Please join us in congratulating Assistant Professors Dan Knights and Kechun Zhang, who were among the eight recipients of the 2015-2017 McKnight Land-Grant Professorship. The award is designed to advance the careers of promising junior faculty members who demonstrate the potential to make significant contributions to their departments and disciplines.
Dan Knights (BTI/Computer Science & Engineering)
Trillions of bacteria live in our guts, protecting us from infection and aiding our digestion. An imbalance of these bacteria, called dysbiosis, may contribute to obesity, diabetes, cancer, Crohn’s, and many other diseases, yet each person’s bacterial diversity is so distinct that we cannot easily identify when a microbiome is “unhealthy.” In his research, Dan combines expertise in data mining and biology to advance detection and treatment of dysbiosis in obesity and autoimmune diseases.
Kechun Zhang (BTI/Chemical Engineering & Materials Science)
Transforming traditional chemical production into a green and sustainable future is a great challenge facing human society. The current biorefinery process utilizes food resources and is limited by the metabolic capability of natural microorganisms. To enhance the viability of biomanufacturing, Kechun is engineering a new metabolic pathway in industrial yeast for more efficient fermentation of value-added chemicals from lignocellulosic feedstocks such as corn stover, sugar beet pulp, and citrus peel.
Kechun Zhang (BTI, Chemical Engineering and Materials Science) was recognized on December 11th as an Early Innovator for his work developing a scalable, biodegradable, sugar-based rubber. A potential substitute for petroleum-based products, the biosynthetic rubber could appear in a variety of products, from grocery bags to bathtub toys. The Early Innovator award recognizes nontenured faculty or researchers who are actively engaged in developing new technologies and moving them to market.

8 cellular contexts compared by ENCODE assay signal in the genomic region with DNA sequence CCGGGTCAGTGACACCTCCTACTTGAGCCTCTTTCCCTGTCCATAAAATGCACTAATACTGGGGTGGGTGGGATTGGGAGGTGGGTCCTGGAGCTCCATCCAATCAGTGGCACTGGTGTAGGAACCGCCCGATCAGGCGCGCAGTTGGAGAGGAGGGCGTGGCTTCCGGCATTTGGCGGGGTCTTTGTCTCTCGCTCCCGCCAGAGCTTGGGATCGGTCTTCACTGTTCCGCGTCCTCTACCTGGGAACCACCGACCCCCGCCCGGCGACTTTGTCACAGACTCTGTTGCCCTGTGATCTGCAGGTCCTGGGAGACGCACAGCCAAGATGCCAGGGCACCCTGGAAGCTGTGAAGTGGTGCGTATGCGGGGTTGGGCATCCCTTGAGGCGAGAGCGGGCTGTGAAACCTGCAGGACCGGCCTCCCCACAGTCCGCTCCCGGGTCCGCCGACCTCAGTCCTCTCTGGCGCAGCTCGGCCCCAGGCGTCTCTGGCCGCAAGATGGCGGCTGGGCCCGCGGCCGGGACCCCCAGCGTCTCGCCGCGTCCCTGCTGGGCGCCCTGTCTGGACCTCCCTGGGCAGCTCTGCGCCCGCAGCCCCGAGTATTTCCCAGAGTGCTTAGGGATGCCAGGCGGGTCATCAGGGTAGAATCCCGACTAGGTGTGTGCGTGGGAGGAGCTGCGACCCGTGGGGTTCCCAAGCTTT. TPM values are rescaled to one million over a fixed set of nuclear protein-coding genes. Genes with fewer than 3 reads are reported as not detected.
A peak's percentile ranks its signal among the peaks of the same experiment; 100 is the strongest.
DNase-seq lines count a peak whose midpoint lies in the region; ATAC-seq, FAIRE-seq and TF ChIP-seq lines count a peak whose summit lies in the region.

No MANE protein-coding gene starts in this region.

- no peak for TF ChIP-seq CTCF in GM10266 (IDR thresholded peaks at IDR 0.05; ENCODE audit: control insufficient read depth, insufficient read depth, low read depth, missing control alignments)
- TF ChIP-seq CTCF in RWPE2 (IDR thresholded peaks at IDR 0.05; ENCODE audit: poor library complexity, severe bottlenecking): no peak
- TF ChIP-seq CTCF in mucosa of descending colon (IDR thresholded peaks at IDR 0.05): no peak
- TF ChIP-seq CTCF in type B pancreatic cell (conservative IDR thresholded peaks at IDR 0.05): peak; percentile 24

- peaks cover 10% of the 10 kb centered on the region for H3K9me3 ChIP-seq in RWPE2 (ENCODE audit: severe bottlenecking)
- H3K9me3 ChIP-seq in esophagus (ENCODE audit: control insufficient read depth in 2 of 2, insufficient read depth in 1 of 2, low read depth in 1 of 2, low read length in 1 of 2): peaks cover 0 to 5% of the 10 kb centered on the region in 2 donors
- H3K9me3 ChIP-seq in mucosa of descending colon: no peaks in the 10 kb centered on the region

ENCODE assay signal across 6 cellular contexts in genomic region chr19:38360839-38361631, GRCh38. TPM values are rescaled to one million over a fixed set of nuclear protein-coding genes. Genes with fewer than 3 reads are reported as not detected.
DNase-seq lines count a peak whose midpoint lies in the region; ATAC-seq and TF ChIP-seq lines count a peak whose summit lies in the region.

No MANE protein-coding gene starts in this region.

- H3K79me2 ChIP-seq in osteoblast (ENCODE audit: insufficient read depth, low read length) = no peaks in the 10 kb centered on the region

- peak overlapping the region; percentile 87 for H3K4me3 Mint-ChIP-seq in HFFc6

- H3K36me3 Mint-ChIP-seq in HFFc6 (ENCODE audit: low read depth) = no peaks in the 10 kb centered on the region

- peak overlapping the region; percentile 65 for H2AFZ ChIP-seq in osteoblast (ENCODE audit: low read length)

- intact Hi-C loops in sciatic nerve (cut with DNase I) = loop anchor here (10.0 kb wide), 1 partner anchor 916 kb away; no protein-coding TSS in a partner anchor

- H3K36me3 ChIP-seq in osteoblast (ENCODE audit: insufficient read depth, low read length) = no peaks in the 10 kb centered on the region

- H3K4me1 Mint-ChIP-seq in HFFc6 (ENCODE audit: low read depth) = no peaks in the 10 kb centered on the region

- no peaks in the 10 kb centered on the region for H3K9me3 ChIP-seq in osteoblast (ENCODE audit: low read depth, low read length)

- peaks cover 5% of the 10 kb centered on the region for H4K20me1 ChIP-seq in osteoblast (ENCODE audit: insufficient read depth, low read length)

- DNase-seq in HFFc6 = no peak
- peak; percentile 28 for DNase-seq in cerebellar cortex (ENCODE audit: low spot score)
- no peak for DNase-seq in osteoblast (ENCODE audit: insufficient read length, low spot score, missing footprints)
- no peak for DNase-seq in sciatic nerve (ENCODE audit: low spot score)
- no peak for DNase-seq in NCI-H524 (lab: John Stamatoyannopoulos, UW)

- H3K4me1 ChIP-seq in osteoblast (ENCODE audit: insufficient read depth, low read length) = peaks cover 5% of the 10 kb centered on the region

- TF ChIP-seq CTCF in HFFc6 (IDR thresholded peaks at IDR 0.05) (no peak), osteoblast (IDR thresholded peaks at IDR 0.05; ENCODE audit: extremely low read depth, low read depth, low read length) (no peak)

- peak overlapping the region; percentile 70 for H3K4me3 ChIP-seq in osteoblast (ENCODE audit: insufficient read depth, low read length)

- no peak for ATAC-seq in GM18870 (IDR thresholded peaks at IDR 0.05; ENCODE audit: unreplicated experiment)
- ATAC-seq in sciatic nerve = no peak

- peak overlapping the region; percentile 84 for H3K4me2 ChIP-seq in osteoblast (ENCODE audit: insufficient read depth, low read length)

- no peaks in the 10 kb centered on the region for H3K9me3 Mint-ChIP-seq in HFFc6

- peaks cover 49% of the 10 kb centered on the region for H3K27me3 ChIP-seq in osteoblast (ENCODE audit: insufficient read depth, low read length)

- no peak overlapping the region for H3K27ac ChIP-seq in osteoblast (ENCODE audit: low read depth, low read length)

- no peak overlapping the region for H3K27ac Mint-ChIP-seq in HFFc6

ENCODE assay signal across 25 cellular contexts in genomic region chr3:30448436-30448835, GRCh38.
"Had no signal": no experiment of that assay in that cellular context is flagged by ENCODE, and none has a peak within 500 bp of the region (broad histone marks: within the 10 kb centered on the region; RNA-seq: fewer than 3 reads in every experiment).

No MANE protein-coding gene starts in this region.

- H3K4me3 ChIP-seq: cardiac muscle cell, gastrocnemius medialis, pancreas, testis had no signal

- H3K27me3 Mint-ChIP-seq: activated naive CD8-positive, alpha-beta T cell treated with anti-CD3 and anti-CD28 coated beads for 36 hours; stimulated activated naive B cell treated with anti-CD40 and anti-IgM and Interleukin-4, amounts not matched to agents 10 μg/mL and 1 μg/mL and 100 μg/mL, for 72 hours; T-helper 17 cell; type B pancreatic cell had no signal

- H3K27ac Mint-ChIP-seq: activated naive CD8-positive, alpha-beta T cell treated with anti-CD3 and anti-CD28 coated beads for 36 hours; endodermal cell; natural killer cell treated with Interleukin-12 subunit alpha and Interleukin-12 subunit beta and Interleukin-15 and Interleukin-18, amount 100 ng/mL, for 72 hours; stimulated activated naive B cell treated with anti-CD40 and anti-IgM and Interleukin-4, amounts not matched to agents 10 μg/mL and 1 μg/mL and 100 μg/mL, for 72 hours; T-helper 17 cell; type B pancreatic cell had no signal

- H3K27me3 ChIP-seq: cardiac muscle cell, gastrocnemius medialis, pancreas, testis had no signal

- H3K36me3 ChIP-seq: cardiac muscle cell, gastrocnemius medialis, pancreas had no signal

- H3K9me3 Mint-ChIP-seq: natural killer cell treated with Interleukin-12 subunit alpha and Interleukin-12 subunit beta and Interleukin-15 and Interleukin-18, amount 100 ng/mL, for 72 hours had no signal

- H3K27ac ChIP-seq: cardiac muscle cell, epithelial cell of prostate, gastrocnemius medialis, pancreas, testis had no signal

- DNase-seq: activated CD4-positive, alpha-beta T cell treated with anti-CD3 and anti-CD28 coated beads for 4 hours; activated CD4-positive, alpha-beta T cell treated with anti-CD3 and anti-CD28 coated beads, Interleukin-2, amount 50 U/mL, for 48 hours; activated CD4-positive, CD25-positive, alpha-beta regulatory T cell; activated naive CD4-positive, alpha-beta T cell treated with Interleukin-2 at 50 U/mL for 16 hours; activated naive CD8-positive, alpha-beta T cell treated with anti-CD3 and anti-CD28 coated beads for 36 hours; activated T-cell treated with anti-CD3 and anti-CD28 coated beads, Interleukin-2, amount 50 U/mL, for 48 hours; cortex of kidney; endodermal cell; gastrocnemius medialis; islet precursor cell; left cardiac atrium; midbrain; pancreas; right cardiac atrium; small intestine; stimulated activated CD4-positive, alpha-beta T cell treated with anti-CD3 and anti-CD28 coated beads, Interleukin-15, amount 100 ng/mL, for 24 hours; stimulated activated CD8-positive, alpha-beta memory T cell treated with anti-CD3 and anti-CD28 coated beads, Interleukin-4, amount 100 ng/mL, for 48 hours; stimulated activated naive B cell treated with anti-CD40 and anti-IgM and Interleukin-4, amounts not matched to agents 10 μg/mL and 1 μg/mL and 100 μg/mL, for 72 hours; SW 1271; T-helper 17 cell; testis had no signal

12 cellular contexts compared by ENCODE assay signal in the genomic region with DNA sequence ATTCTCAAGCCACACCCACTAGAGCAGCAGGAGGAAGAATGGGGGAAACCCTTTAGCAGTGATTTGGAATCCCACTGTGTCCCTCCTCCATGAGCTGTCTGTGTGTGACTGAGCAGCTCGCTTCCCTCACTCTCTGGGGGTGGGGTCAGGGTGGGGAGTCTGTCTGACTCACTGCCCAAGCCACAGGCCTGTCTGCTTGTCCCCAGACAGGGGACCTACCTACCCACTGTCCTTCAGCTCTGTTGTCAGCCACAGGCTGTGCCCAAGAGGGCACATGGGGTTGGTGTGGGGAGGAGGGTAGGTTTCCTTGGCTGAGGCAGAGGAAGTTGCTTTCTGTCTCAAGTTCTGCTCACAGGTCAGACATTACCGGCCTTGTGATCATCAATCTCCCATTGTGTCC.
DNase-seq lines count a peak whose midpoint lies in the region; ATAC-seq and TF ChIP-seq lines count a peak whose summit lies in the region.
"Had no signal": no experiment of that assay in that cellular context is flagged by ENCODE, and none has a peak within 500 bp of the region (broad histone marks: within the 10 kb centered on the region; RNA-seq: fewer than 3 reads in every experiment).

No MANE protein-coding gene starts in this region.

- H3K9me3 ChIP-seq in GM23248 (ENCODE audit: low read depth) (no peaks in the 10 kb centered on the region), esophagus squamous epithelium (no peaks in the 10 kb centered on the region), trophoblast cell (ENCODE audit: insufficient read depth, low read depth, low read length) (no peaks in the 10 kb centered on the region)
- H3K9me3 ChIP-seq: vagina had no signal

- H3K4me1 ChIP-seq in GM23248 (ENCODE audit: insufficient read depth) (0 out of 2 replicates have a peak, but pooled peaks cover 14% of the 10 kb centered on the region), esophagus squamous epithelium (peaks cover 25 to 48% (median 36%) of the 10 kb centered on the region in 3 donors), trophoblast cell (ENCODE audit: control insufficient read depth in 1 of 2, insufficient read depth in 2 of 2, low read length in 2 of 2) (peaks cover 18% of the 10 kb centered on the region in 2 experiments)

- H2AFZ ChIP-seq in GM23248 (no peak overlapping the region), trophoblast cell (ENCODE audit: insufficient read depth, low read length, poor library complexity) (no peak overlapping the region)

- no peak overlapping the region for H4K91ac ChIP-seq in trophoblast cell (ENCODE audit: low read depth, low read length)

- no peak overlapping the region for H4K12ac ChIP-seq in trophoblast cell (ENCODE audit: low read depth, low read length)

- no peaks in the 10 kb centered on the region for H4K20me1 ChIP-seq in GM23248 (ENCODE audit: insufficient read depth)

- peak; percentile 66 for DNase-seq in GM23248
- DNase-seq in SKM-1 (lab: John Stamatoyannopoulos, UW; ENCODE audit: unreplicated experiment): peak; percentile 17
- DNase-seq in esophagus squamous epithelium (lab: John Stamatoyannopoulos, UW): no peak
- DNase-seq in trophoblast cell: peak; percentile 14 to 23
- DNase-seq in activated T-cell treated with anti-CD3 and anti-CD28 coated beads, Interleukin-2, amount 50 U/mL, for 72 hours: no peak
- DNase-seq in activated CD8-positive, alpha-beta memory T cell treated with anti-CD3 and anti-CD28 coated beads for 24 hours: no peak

Made in Minnesota: Celebrating University Innovators
The following BTI members were also recognized for patents and/or licenses awarded over the past three years: Alptekin Aksan, Wei-Shou Hu, Alexander Khoruts, Michael Sadowsky, Friedrich Srienc, Lawrence Wackett, Ping Wang and Kechun Zhang.
Mike Smanski joins the University of Minnesota from MIT, where he developed new strategies for engineering multi-gene systems as an HHMI Fellow of the Damon Runyon Cancer Research Foundation. Hired as part of the Synthetic Biology Cluster, Mike’s research focuses on natural product discovery and the precision engineering of bacterial species for biotechnological applications. Read More